Mechanical stability of microkeratome-assisted intracorneal keratoprosthesis implantation

Melanie H. Erb, Mehran Taban, Charles A. Barsam, Paula M. Sweet, Roy S. Chuck

Research output: Contribution to journalArticlepeer-review


Objective: To develop a laboratory model to study intracorneal keratoprosthesis implantation. Methods: A combination microkeratome and artificial anterior chamber system was used to create a hinged lamellar keratectomy on 13 human corneas. After reflecting the flap, the posterior stroma was trephined at either 2.5 or 3.0 mm. A model keratoprosthesis was positioned in the bed. The flap was sutured closed. Intrachamber pressure was increased, and wound leak pressure was recorded. The anterior corneal lamella was trephined at either 3.0 or 3.5 mm to expose the keratoprosthesis. Leak pressure was again determined. Results: After keratoprosthesis placement and prior to anterior trephination, all 13 corneas were watertight at maximum attainable intrachamber pressures. With posterior/anterior trephination combinations of 2.5/3.0 mm, 2.5/3.5 mm, or 3.0/3.5 mm, mean ± SD wound leak pressure occurred at 95 ± 12 mm Hg, 32 ± 7 mm Hg, or 59 ± 12 mm Hg, respectively (P<.01). Conclusions: With a posterior trephination of 2.5 mm, there is significant keratoprosthesis-cornea interface destabilization between a 3.0- and 3.5-mm anterior trephination. For an anterior trephination of 3.5 mm, interface destabilization improves by increasing the posterior trephination to 3.0 mm. Clinical Relevance: An intracorneal keratoprosthesis may be implanted using microkeratome assistance. Our laboratory model provides a useful method for examining a range of posterior and anterior trephination diameters and their effects on the mechanical stability of intracorneal keratoprosthesis placement.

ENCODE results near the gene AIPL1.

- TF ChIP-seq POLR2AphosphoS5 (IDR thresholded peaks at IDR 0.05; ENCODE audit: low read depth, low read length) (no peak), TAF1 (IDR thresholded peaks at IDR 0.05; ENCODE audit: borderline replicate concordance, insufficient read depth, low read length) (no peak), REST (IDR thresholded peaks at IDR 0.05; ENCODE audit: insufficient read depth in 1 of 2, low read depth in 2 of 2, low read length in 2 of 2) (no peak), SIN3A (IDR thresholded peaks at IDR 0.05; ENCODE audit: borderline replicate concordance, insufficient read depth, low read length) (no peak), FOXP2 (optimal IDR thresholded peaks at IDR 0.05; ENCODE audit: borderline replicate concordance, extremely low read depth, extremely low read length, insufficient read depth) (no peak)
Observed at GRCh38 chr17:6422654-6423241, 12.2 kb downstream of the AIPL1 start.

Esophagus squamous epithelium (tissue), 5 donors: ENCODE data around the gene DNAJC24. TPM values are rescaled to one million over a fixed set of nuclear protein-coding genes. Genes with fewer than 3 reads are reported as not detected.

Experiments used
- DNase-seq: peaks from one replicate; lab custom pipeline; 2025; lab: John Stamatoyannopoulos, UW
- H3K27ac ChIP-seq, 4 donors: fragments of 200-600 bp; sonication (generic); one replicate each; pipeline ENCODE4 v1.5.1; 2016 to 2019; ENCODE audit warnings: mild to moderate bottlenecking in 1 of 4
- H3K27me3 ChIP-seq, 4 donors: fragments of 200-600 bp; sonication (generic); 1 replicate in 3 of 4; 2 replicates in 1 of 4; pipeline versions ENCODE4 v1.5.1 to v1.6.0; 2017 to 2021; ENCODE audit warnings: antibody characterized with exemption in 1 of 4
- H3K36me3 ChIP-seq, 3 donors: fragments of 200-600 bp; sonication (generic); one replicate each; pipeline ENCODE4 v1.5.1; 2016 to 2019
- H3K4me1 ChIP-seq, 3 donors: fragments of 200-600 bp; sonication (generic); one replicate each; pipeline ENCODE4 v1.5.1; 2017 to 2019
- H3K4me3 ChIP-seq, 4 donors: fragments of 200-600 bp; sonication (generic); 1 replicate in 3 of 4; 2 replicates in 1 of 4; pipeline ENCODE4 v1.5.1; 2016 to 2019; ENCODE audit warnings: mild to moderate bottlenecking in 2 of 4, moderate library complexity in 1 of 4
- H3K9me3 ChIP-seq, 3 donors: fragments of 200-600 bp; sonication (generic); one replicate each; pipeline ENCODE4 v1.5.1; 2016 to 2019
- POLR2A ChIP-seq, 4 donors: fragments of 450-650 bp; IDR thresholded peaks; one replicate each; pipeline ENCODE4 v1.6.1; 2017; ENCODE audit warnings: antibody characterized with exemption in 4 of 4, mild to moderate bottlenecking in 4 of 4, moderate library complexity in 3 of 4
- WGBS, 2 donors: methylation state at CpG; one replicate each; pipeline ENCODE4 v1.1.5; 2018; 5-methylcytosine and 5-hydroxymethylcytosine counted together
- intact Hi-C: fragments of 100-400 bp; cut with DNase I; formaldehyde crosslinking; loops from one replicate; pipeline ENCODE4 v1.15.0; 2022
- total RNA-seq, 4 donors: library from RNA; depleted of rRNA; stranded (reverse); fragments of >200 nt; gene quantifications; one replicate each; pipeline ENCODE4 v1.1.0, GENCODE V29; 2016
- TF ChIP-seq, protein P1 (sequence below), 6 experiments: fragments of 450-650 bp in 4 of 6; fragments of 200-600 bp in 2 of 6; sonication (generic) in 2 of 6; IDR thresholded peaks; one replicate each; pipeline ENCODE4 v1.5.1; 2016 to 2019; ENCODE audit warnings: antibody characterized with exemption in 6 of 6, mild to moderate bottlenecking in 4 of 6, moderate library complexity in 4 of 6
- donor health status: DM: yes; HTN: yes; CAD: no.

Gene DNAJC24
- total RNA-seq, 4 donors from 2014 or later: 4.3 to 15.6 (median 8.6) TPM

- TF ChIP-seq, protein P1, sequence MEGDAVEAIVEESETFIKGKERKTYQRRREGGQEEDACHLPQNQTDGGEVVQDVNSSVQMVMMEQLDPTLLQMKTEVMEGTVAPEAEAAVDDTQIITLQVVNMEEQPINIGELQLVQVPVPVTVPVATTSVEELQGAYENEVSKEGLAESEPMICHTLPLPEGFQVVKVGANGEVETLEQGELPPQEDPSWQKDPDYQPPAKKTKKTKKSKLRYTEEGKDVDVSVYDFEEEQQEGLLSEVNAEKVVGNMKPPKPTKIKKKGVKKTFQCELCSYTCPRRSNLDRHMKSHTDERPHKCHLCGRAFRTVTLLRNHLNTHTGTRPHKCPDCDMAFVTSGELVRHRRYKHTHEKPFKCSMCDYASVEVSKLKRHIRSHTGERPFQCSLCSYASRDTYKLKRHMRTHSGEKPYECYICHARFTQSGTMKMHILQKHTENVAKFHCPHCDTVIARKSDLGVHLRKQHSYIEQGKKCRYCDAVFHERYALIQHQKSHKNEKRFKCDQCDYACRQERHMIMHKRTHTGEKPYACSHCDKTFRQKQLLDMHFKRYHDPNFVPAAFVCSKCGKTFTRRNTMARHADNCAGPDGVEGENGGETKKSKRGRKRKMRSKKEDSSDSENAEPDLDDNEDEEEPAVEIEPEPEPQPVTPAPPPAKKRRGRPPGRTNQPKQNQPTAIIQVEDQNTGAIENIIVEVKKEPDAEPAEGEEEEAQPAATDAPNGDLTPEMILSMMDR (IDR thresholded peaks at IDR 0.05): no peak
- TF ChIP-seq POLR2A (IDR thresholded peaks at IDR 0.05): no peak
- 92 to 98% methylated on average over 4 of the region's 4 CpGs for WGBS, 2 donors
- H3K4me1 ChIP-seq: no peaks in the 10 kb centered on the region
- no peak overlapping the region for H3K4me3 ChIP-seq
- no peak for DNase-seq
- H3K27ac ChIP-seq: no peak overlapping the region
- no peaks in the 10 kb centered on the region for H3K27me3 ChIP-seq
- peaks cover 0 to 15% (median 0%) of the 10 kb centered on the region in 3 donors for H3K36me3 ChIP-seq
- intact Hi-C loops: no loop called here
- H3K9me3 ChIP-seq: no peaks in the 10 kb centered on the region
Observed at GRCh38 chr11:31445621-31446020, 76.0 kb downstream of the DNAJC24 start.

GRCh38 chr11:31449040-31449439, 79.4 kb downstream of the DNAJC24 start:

Original languageEnglish (US)
Pages (from-to)1839-1843
Number of pages5
JournalArchives of Ophthalmology
Issue number12
StatePublished - Dec 2004
Externally publishedYes

ASJC Scopus subject areas

  • Ophthalmology


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